UAE safety experts call for more road patrols

Experts have called for more police patrols combined with faster issuing of tickets to help reduce crashes on the country’s roads, experts say.

ABU DHABI // Experts are calling for more police patrols and swifter traffic penalties to help reduce crashes.

Studies showed that a high-visibility police presence on the streets played a very important role in deterring offences, said Salaheddine Bendak, an associate professor of industrial engineering at the University of Sharjah.

“For instance, some states in the US put unmanned police cars on some roads and highways to remind drivers of their responsibilities in observing traffic rules,” he said.

“There is also the social factor of disapproval from a figure of authority in face-to-face policing, which certainly has an impact on changing road user behaviour for the better,” said Dr Britta Lang, the head of the British consultancy, Transport Research Laboratory, in the UAE.

More police on the roads would mean reckless driving could be detected and stopped, she said.

Devices such as fixed radar points are of limited use, said Thomas Edelmann, founder of Road Safety UAE.

“Motorists get to know their location and the misbehaviour continues before and after those fixed installations,” he said. “Police officers introduce a much-needed element of surprise and unpredictability. They can show up anywhere, at hot spots known for speeding, sudden lane changing, and running red lights.”

Abu Dhabi Police is launching a project called Smart Police Officer, a system that includes e-ticketing for traffic offenders, it was announced at the start of Gulf Traffic Week on March 13.

“The driver will receive a ­notification message about his traffic violation after a few minutes, saying you committed this violation at this location and please drive safely for your own safety,” said Brig Hussain Al Harthi, director-general of central operations at Abu Dhabi Police.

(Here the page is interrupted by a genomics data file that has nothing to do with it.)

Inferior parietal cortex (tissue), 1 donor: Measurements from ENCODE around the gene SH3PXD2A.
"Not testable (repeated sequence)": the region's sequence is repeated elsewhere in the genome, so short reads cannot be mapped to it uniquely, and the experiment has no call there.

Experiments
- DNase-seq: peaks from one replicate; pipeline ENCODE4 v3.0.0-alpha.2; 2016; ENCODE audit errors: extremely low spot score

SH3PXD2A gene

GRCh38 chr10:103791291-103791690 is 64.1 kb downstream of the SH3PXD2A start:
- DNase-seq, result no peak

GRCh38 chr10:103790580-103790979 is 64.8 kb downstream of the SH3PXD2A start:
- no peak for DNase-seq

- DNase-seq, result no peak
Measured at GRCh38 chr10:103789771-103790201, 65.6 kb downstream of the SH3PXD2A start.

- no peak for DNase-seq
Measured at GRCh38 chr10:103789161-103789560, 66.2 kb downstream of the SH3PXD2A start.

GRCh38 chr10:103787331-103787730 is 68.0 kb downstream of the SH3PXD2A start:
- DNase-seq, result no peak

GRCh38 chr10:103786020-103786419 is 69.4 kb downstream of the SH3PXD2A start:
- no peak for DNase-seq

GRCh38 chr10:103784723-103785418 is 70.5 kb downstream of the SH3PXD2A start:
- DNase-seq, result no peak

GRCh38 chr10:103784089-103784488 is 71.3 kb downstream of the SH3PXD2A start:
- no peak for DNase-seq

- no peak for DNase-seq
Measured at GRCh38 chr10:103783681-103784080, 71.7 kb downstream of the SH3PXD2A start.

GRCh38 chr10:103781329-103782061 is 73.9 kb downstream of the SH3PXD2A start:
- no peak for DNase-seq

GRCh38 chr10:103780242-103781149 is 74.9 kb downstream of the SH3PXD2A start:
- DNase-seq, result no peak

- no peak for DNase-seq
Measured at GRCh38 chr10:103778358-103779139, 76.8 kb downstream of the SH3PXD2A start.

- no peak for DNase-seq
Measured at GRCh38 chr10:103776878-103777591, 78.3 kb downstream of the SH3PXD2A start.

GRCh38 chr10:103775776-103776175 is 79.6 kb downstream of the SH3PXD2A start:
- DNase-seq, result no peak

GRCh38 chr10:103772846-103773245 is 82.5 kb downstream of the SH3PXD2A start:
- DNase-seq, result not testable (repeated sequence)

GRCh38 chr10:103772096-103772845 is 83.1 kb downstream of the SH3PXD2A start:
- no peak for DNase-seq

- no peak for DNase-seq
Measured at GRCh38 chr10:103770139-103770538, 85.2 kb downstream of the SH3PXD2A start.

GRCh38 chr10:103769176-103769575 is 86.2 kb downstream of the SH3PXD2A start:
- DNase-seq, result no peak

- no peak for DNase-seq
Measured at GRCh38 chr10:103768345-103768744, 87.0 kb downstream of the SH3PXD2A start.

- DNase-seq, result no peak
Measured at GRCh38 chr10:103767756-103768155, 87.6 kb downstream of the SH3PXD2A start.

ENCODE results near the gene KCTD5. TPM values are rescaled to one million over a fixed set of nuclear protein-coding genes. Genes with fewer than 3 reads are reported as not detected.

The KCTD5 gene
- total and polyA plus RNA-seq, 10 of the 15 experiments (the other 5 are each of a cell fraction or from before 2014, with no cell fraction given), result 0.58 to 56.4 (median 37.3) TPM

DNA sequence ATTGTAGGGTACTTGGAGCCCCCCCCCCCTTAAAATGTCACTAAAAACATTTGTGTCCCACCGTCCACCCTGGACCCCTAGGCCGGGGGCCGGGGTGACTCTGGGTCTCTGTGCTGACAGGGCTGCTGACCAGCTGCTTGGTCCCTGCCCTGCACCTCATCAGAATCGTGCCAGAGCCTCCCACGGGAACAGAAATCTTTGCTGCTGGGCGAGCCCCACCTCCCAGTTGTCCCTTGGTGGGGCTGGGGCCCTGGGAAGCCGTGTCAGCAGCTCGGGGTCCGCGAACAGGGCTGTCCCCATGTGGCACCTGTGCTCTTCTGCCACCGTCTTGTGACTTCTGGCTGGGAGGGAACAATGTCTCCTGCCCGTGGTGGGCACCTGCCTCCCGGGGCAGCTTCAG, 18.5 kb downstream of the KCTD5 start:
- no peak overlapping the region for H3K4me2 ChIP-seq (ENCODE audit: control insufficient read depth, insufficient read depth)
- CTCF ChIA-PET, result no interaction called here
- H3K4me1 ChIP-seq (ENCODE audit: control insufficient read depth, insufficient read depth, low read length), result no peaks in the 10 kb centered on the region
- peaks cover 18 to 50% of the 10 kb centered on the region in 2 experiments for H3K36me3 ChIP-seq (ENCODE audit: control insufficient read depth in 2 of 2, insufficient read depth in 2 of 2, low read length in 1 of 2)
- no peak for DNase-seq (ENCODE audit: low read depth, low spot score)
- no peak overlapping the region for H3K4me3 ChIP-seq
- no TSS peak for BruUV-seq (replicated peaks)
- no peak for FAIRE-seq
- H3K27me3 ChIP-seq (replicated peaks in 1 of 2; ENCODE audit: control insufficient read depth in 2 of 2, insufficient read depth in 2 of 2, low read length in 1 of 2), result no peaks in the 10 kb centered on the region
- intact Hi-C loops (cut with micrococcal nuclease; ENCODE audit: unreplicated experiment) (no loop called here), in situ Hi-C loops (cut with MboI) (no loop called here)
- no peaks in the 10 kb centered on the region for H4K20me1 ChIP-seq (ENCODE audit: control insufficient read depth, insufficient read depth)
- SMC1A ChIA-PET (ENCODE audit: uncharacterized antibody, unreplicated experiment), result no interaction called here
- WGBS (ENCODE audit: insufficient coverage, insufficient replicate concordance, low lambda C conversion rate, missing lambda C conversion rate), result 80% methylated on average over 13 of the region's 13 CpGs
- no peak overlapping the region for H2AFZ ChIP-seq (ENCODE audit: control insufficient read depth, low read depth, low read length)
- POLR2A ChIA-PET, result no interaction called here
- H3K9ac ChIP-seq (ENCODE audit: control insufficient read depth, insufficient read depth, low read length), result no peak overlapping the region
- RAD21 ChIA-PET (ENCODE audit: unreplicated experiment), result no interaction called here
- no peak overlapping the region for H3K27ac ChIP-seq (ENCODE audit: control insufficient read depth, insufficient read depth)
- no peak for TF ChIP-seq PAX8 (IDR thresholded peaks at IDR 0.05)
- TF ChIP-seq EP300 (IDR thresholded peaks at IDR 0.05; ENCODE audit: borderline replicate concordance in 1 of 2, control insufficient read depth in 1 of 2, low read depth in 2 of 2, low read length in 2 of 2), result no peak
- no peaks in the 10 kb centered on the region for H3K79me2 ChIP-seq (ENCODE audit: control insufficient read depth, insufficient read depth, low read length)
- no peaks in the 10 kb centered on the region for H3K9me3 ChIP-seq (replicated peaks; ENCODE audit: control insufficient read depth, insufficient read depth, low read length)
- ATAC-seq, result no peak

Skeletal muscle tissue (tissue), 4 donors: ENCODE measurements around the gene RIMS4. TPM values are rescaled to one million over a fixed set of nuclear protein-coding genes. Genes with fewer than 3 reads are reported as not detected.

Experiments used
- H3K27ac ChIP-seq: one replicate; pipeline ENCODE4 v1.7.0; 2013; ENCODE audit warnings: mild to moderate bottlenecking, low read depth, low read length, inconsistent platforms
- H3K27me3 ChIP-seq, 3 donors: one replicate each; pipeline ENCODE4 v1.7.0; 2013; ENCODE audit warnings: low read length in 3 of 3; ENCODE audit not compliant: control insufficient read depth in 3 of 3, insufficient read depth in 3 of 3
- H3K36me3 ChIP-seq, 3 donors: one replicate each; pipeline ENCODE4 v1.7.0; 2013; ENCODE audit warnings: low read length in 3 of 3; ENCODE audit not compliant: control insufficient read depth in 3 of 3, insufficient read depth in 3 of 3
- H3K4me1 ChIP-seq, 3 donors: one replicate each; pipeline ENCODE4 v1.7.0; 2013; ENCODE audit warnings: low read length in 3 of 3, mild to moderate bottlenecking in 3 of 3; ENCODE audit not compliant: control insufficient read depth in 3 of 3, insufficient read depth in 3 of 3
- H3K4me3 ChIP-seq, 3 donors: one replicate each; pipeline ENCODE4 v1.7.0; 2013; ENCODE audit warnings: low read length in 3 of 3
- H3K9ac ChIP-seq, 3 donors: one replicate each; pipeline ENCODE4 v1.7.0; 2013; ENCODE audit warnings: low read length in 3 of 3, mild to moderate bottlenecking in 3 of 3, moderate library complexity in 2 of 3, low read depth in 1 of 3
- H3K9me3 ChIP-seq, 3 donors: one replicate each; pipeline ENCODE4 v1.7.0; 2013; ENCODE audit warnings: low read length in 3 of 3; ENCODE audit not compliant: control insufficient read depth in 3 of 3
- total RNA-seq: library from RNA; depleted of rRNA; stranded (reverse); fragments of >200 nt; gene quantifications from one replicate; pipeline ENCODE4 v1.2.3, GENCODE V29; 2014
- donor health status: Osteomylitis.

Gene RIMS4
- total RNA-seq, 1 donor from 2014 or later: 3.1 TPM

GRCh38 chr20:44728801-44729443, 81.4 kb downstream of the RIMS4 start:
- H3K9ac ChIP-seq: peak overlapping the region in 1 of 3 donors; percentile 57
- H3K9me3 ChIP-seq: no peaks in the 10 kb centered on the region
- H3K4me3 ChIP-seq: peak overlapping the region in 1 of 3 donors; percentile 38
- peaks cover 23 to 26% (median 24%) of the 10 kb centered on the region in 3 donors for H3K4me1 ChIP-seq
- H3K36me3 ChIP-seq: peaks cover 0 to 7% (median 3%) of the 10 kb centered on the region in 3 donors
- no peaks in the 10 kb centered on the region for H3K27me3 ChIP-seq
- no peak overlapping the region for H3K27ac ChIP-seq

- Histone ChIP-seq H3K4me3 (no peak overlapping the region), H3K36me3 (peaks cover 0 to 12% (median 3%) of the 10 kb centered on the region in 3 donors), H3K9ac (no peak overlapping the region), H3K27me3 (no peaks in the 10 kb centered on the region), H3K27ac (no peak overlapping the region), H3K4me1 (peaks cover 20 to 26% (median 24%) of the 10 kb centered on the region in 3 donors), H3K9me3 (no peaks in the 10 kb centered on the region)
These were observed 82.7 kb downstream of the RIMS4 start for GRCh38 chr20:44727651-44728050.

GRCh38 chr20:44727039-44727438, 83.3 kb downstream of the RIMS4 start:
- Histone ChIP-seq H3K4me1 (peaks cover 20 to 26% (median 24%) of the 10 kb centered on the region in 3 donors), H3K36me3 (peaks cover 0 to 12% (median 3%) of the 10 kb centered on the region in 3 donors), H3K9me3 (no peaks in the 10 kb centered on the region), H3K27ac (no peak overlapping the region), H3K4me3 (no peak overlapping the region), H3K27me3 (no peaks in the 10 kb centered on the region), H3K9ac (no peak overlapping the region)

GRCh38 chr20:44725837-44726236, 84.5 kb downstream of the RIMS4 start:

Dr Lang welcomed Abu Dhabi’s new project.

“We know from many studies that human beings learn contingencies between actions and consequences all the better the closer the two are to each other,” she said.

“For example, if I receive a fine for a violation 12 months after I committed it, the likelihood that I associate the violation with the fine is low.

“If I jump a red traffic light and an officer stops me straight away and fines me, this is likely to have a much more powerful effect.”

Emirati Salem Al Suwaidi, 27, who works for the Government, said he would learn about a traffic offence through a text message only one or two weeks after the offence.

“It’s good if we are notified earlier,” he said. “I’m also in favour of more police patrols to keep us safe and to prevent accidents.”

Glenn Havinoviski, associate vice president of the US traffic management company Iteris, said having a notification within 24 or 48 hours would be better than the current system.

“It would be a month or two before he [the offender] learnt about tickets or violations on a rental or lease car,” he said.

“Having a notification within two minutes requires that a verification of licence plate and registration would be needed immediately. Once that verification process is done, then a notification could be provided.”